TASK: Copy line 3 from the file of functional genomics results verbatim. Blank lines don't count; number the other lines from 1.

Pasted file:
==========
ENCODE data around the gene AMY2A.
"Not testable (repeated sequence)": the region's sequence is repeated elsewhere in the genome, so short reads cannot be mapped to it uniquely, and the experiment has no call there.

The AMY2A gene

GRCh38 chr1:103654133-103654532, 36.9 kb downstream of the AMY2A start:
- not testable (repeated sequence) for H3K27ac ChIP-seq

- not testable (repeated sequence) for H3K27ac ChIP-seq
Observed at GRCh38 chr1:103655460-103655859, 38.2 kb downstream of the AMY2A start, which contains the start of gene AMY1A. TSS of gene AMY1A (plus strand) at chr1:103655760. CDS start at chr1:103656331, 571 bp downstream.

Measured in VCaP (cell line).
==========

The AMY2A gene